Research abstract

Article abstract


Nature Biotechnology 27, 361 - 368 (2009)
Published online: 29 March 2009 | Corrected online: 8 May 2009 | doi:10.1038/nbt.1533



There is a Corrigenda (May 2009) associated with this Article.

Targeted and genome-scale strategies reveal gene-body methylation signatures in human cells

Madeleine P Ball1,2,7, Jin Billy Li1,2,7, Yuan Gao3,4, Je-Hyuk Lee1,2, Emily M LeProust5, In-Hyun Park6, Bin Xie3, George Q Daley6 & George M Church1,2


Studies of epigenetic modifications would benefit from improved methods for high-throughput methylation profiling. We introduce two complementary approaches that use next-generation sequencing technology to detect cytosine methylation. In the first method, we designed approx10,000 bisulfite padlock probes to profile approx7,000 CpG locations distributed over the ENCODE pilot project regions and applied them to human B-lymphocytes, fibroblasts and induced pluripotent stem cells. This unbiased choice of targets takes advantage of existing expression and chromatin immunoprecipitation data and enabled us to observe a pattern of low promoter methylation and high gene-body methylation in highly expressed genes. The second method, methyl-sensitive cut counting, generated nontargeted genome-scale data for approx1.4 million HpaII sites in the DNA of B-lymphocytes and confirmed that gene-body methylation in highly expressed genes is a consistent phenomenon throughout the human genome. Our observations highlight the usefulness of techniques that are not inherently or intentionally biased towards particular subsets like CpG islands or promoter regions.

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  1. Department of Genetics, Harvard Medical School, Cambridge, Massachusetts, USA.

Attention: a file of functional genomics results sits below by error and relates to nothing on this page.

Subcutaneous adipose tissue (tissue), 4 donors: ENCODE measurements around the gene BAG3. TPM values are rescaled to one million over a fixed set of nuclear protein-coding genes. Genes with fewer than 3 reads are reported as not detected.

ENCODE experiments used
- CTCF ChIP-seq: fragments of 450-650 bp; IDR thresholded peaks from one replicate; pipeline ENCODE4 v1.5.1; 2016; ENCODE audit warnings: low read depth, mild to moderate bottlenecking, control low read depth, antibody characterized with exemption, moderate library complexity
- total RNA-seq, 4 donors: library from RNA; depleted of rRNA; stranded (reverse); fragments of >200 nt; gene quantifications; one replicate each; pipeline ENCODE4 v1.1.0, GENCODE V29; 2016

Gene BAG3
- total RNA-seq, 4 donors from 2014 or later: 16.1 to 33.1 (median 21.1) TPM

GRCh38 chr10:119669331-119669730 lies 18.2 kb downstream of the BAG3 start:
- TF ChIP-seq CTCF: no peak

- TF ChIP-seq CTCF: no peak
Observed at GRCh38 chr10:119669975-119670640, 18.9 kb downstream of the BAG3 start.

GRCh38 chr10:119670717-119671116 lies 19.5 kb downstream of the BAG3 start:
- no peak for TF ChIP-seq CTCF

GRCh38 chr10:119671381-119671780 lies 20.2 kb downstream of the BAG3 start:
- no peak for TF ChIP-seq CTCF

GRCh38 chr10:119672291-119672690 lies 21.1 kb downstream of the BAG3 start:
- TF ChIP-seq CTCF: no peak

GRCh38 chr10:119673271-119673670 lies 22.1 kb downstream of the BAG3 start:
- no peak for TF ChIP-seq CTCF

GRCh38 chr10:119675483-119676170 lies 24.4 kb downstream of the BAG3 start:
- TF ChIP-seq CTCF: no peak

2. Broad Institute of MIT and Harvard University, Cambridge, Massachusetts, USA.
  3. Center for the Study of Biological Complexity, Virginia Commonwealth University, Richmond, Virginia, USA.
  4. Department of Computer Science, Virginia Commonwealth University, Richmond, Virginia, USA.
  5. Genomics Solution Unit, Agilent Technologies Inc., Santa Clara, California, USA.
  6. Department of Medicine, Division of Pediatric Hematology Oncology, Children's Hospital Boston, and Dana-Farber Cancer Institute; Department of Biological Chemistry and Molecular Pharmacology, Harvard Medical School, Karp Family Research Building 7214, Boston, Massachusetts, USA.
  7. These authors contributed equally to this work.

Correspondence to: George M Church1,2 e-mail: gmc@harvard.edu

Correspondence to: Jin Billy Li1,2,7 e-mail: jli@genetics.med.harvard.edu

* In the version of this article initially published, the second affilliation for Yuan Gao was omitted: Department of Computer Science, Virginia Commonwealth University, Richmond, Virginia, USA. The affiliation has been added to the HTML and PDF versions of the article.

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